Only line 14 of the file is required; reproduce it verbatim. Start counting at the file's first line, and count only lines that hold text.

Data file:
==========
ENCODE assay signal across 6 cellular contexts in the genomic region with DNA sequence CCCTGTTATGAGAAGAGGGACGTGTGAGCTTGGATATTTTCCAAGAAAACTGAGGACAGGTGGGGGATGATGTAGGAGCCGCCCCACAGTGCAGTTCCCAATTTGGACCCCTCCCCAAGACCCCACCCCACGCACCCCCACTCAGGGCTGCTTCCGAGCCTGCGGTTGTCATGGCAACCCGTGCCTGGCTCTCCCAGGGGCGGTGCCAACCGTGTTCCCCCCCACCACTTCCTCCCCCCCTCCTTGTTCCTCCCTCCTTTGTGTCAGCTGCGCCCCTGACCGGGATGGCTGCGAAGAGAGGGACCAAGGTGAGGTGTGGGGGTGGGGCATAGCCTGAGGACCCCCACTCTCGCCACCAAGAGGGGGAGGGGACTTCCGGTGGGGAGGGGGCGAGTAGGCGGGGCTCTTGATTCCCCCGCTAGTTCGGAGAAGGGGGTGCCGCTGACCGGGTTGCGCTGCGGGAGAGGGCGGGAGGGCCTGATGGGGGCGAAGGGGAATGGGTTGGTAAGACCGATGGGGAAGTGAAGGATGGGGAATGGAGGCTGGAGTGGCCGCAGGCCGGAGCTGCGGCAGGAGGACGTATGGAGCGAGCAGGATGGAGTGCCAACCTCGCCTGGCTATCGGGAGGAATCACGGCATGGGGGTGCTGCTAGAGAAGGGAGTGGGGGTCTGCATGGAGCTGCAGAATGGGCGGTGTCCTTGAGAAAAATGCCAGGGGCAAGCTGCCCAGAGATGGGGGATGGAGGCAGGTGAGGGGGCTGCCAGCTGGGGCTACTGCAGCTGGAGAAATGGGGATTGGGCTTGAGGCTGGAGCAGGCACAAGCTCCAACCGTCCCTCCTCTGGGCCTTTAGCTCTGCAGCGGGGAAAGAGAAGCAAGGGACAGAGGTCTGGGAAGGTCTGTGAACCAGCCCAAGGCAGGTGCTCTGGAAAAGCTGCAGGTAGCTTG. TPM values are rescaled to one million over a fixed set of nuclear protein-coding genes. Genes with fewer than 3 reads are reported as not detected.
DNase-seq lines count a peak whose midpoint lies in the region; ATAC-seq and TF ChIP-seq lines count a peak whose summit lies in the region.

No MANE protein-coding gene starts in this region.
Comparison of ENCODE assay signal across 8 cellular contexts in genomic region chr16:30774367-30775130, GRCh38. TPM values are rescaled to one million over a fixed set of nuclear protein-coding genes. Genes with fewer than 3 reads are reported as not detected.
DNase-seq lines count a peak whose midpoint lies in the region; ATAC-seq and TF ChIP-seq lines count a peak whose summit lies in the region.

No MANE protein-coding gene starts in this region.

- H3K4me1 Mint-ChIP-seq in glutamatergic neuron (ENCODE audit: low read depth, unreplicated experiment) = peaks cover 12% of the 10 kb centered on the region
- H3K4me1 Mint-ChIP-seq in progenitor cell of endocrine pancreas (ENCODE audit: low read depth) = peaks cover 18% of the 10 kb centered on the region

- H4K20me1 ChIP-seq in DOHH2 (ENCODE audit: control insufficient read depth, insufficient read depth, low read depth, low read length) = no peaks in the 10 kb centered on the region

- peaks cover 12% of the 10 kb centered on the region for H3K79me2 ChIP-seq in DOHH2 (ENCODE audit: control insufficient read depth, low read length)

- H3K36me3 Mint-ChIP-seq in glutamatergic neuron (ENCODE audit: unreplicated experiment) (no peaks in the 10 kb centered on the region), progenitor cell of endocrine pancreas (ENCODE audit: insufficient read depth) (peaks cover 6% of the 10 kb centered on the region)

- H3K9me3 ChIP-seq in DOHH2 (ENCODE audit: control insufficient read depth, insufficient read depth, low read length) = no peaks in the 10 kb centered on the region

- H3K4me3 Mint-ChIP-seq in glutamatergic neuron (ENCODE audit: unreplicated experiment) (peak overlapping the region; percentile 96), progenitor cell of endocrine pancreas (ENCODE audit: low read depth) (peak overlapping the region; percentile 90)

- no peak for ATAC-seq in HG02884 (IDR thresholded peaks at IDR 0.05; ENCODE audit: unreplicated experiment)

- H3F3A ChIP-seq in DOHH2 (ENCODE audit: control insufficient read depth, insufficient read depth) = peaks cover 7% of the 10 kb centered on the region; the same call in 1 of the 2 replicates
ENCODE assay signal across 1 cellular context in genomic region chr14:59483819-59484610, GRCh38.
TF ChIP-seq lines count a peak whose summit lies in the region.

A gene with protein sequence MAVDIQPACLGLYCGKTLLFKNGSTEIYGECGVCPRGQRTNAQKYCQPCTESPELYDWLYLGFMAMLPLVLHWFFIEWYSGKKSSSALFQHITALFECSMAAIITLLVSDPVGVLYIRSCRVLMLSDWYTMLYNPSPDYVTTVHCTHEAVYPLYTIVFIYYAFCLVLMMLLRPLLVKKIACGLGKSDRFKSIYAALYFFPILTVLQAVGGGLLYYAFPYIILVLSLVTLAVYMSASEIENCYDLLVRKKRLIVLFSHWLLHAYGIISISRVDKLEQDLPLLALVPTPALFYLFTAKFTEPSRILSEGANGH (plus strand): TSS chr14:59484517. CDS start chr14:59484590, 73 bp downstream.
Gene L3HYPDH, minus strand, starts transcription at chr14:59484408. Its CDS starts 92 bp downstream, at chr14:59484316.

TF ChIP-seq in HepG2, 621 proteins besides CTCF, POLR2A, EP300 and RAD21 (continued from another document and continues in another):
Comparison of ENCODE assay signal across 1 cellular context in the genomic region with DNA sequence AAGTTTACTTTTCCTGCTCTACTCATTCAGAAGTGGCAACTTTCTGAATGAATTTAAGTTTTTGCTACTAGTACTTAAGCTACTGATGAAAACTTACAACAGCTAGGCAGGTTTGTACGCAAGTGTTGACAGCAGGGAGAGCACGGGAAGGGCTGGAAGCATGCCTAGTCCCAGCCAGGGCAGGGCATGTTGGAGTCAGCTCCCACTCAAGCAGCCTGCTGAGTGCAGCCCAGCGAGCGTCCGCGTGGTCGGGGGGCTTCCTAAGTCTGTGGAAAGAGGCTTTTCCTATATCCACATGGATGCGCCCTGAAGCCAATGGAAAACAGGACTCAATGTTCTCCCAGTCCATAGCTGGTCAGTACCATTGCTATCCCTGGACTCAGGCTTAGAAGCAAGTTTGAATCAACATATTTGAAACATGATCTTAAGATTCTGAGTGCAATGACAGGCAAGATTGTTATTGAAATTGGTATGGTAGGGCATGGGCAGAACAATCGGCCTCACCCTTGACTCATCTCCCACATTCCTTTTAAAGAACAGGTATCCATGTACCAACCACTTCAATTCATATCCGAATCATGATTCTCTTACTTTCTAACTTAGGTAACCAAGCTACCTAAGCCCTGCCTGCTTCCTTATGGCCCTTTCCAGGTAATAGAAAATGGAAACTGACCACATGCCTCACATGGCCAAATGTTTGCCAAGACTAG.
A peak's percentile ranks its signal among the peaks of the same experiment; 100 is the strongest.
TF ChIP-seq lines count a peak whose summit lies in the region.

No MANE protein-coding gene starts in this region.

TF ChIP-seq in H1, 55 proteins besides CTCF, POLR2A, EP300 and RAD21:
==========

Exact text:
- no peak for ATAC-seq in HG02884 (IDR thresholded peaks at IDR 0.05; ENCODE audit: unreplicated experiment)